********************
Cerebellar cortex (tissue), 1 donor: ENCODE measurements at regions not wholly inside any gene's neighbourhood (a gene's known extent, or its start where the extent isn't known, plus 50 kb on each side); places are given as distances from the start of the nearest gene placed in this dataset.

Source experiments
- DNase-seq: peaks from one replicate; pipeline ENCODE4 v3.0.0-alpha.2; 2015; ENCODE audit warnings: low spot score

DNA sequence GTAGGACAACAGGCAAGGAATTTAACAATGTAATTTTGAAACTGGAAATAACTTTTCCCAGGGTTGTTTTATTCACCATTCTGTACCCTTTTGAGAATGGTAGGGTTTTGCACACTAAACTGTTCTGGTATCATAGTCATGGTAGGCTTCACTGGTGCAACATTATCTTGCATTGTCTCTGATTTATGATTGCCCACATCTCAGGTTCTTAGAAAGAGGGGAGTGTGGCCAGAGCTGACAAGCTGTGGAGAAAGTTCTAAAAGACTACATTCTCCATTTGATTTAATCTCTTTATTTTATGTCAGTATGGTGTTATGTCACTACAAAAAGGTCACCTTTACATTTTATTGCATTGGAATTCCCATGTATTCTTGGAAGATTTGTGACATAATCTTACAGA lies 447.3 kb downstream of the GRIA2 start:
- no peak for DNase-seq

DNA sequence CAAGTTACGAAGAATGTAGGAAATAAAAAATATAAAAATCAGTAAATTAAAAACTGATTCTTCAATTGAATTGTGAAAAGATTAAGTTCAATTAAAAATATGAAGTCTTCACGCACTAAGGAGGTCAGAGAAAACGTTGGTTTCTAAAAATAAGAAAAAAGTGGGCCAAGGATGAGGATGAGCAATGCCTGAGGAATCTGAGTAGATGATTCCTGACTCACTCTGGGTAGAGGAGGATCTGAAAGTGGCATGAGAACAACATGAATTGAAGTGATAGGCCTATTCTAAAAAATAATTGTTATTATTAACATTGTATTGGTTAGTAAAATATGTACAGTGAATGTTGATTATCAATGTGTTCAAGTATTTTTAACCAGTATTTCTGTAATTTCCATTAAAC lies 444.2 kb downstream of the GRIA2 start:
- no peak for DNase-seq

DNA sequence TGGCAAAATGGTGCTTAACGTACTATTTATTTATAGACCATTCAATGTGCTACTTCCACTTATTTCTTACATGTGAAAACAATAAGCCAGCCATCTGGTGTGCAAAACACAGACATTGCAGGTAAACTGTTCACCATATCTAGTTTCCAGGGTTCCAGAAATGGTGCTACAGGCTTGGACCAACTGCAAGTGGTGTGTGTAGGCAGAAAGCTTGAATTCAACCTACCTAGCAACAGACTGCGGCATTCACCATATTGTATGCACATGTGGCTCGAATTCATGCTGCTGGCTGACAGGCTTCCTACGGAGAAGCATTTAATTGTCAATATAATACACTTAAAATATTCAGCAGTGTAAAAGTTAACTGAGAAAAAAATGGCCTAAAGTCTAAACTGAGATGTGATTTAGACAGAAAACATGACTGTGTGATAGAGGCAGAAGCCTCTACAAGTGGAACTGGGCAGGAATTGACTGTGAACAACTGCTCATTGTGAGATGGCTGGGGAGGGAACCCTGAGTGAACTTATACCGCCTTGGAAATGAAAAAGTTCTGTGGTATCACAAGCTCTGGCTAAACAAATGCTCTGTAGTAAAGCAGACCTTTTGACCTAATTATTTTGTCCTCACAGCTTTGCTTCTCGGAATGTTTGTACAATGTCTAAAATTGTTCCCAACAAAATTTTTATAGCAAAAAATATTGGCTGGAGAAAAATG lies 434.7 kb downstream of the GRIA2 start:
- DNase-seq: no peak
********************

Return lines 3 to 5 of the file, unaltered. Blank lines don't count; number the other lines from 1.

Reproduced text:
- DNase-seq: peaks from one replicate; pipeline ENCODE4 v3.0.0-alpha.2; 2015; ENCODE audit warnings: low spot score

DNA sequence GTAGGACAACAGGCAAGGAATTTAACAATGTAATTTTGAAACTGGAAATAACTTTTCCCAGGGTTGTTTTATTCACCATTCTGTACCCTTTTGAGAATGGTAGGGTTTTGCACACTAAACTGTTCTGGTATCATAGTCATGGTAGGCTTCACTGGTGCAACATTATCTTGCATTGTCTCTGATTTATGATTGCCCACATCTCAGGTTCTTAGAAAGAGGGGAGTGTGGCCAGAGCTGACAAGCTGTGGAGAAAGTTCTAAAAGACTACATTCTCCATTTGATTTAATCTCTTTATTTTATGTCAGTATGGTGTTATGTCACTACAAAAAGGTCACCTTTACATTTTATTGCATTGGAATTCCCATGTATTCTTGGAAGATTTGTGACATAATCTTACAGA lies 447.3 kb downstream of the GRIA2 start:
- no peak for DNase-seq